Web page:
• Intermittent lag in UI and apps
  • Heats up quickly
  • Meizu M5 (Champage Gold, 32GB)
    Rs. 8,599
  • Meizu M5 (Blue, 32GB)
    Rs. 8,599

Ukrainians cheer on first day of visa-free EU travel

Ukrainians on Sunday (11 June) celebrated the first day of visa-free access to the European Union, with thousands crossing the border as President Petro Poroshenko proclaimed a dramatic “exit” from Moscow’s grip.

The move is symbolic for Kyiv, where a pro-EU revolt in 2014 toppled the previous Russia-backed government and was followed by Moscow’s annexation of the Crimea peninsula sparking a protracted ongoing conflict with pro-Russian separatists in eastern Ukraine.

“The visa-free regime for Ukraine has started! Glory to Europe! Glory to Ukraine!” Poroshenko tweeted early Sunday as many travellers started crossing the border and posting selfies.

Only those with biometric passports – containing a microchip with personal data, including fingerprints – can take advantage of the visa-free travel for the time being, for stays of up to 90 days every six months that don’t include work.

The exemption does not apply to Ireland or Britain, nor to Iceland, Liechtenstein, Norway and Switzerland, which are part of the EU’s Schengen passport-free area despite not being members of the bloc.

Later on Sunday, Poroshenko met with Slovak counterpart Andrej Kiska on the Slovak-Ukrainian border, unlocking a mock “door to the EU” painted like a Ukrainian passport.

“We have waited so long for this,” he said. “I am sure that this day, 11 June, will go down in the history of Ukraine as a final exit of our country from the Russian empire and its return to the family of European nations.”

“Welcome to Europe,” Kiska told the crowd. “I want to call on you to continue carrying out reforms.”

“Today we bring down the barrier between the people of Ukraine and the people of the European Union,” EU foreign policy chief Federica Mogherini said in a video address.

“Ukraine has delivered reforms its citizens were asking for and we of the EU have kept our promise. This is what we call a win-win solution.”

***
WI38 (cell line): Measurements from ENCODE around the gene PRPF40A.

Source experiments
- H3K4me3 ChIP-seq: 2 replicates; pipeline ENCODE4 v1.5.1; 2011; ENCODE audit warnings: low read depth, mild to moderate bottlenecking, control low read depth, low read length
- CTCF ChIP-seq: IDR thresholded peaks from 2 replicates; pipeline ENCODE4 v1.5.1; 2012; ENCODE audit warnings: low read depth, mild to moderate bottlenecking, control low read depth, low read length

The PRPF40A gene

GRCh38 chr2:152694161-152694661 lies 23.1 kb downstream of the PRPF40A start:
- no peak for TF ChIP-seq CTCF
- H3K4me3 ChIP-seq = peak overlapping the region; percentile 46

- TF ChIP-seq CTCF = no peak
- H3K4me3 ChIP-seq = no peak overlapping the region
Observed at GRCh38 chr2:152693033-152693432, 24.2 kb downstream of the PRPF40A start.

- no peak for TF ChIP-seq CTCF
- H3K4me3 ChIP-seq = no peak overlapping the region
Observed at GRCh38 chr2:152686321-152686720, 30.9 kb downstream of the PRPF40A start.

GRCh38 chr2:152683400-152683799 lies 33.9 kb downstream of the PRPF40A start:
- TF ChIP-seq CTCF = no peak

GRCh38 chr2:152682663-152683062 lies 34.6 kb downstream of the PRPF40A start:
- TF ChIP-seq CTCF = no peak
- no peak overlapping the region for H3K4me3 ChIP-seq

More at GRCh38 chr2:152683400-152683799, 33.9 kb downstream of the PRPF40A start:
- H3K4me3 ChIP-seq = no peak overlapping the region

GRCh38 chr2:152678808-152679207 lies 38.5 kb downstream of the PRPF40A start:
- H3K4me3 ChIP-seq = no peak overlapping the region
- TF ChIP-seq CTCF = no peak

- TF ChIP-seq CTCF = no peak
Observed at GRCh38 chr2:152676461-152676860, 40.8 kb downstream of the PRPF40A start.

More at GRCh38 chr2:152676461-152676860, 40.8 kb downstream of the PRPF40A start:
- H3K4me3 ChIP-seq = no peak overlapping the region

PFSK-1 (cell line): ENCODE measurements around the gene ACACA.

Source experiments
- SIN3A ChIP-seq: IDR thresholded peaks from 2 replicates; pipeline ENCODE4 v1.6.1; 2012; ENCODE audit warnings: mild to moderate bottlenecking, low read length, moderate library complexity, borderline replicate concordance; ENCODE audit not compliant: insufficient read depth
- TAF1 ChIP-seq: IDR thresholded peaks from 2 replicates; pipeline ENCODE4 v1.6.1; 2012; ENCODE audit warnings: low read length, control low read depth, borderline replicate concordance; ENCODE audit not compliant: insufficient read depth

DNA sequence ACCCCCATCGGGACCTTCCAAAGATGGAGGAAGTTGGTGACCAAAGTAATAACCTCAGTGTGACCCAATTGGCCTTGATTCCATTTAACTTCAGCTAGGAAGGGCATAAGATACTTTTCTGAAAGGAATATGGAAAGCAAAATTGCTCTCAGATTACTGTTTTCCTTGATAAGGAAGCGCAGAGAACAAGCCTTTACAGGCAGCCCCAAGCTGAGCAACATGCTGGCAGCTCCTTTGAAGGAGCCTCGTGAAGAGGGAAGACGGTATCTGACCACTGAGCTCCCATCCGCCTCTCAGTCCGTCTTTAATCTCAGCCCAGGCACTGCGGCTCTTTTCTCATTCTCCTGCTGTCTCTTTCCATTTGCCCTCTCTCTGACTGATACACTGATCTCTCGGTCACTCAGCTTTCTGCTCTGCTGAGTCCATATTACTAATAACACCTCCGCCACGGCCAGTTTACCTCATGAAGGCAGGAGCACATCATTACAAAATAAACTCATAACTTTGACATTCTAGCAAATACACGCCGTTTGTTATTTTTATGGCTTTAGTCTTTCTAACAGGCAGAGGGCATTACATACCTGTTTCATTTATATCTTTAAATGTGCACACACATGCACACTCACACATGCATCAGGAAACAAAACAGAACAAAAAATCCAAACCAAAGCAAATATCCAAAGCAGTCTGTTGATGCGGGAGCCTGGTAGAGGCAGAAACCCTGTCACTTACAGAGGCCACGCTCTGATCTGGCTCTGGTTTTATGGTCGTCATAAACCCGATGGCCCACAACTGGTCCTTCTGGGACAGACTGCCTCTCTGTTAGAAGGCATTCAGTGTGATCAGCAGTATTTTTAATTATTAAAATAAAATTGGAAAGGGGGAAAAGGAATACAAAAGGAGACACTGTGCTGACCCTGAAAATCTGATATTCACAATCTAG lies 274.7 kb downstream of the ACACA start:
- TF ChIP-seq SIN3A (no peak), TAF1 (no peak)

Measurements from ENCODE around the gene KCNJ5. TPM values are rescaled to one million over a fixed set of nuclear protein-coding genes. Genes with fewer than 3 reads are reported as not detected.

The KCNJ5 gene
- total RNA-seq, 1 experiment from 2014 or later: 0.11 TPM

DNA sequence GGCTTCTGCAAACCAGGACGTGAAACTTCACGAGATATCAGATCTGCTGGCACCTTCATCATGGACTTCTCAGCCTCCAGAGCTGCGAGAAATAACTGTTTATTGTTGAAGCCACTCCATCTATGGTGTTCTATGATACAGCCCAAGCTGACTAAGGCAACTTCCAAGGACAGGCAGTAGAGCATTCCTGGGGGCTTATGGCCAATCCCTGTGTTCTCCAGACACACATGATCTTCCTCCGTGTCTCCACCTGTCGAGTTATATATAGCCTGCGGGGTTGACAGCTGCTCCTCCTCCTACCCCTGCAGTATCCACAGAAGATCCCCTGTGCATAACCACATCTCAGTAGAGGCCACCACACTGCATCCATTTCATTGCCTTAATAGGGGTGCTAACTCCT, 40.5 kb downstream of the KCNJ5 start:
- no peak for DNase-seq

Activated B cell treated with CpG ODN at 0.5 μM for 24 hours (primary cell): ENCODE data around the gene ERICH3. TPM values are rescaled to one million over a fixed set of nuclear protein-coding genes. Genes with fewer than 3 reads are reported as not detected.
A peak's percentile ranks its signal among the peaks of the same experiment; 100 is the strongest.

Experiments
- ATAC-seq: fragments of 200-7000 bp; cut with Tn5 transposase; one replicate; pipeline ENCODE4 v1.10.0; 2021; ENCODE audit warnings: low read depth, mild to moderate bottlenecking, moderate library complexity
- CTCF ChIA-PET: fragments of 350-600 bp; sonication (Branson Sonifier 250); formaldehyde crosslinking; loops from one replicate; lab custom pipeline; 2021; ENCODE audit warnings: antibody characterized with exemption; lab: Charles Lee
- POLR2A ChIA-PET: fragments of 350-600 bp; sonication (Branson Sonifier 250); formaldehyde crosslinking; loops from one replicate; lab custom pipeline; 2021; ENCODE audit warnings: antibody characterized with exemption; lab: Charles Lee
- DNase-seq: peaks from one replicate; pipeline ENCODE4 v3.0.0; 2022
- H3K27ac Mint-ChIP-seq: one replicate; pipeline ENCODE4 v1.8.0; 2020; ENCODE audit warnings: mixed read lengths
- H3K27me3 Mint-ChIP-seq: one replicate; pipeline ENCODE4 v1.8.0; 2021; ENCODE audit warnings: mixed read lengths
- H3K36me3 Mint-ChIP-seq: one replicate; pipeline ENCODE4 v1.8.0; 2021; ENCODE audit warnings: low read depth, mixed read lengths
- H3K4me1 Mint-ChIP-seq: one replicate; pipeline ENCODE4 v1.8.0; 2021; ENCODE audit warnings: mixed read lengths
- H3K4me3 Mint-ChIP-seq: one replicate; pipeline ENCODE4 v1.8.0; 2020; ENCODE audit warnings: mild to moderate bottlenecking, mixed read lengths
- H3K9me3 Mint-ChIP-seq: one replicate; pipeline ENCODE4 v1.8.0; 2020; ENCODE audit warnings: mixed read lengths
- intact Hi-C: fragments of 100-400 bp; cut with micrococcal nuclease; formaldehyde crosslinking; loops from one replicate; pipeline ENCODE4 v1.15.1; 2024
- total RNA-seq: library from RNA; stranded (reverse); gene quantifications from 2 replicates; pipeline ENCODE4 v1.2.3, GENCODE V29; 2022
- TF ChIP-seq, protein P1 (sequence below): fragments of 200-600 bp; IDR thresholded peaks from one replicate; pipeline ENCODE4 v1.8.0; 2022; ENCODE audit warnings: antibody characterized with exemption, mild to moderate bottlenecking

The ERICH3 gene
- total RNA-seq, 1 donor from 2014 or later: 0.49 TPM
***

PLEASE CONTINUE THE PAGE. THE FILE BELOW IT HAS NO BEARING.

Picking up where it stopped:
“It feels so good”

The EU approved the visa-free travel last month after long delays and Kyiv’s embattled reforms, fulfilling a key promise to cement ties with Kyiv following the broad trade and political association agreement sealed in 2014.

Kyiv is now seeking to boost European integration with cheaper rail links and more low-cost air connections with EU cities, Poroshenko said on Saturday.

Foreign Minister Pavlo Klimkin cheered on Twitter after passengers on flights from Ukraine were able to enter Warsaw, Budapest, Frankfurt and other airports.

“#Bezviz (no visa) is just the beginning!” he wrote, himself crossing the border to Hungary and posting photos from the passport control area.

View image on Twitter

View image on Twitter

By midday, thousands had crossed the border into EU countries, the foreign ministry’s consular department wrote on Twitter. Only four people were denied entry.

“I’m going abroad for the first time in a decade, and it feels so good,” said Ukrainian Ulyana Golosyak who crossed the border to Poland from western Ukraine despite her husband accompanying her in case of complications.

View image on Twitter

“He thought something could happen that I would be turned back and would need to be picked up,” she told AFP. “I’m happy I can cross the border with this passport.”

View image on Twitter

View image on Twitter

CNN rolls out a new travel vertical

Verticals are hot in media. CNN is taking the wraps off CNN Travel, a new vertical site that will provide people with travel recommendations for families. It launches with a staff or 10, with aspirations to triple that by the end of the year.